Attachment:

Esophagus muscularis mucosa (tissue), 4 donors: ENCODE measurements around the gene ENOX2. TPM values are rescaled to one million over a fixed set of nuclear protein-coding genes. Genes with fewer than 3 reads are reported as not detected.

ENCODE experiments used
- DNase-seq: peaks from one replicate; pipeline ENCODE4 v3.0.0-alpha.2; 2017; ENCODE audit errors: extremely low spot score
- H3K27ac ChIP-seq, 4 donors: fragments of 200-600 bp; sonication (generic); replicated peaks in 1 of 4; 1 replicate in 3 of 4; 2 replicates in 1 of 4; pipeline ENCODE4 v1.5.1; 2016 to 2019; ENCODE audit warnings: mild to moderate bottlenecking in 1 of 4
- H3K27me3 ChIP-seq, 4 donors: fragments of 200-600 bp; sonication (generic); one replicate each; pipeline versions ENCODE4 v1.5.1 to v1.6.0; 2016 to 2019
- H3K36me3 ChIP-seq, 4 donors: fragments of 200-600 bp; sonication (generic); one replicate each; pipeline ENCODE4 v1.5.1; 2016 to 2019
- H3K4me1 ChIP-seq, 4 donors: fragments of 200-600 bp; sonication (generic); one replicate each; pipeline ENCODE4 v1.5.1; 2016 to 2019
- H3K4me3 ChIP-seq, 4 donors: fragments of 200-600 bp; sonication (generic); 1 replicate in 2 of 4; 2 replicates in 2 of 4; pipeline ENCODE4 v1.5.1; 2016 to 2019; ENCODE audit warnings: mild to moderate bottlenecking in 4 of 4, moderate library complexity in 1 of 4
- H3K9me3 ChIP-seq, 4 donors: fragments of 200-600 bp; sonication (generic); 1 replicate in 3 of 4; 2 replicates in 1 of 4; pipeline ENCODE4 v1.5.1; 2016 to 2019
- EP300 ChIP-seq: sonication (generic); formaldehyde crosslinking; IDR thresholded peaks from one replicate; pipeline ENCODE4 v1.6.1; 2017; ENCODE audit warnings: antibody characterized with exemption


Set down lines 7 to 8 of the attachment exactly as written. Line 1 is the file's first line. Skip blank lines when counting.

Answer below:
- H3K4me1 ChIP-seq, 4 donors: fragments of 200-600 bp; sonication (generic); one replicate each; pipeline ENCODE4 v1.5.1; 2016 to 2019
- H3K4me3 ChIP-seq, 4 donors: fragments of 200-600 bp; sonication (generic); 1 replicate in 2 of 4; 2 replicates in 2 of 4; pipeline ENCODE4 v1.5.1; 2016 to 2019; ENCODE audit warnings: mild to moderate bottlenecking in 4 of 4, moderate library complexity in 1 of 4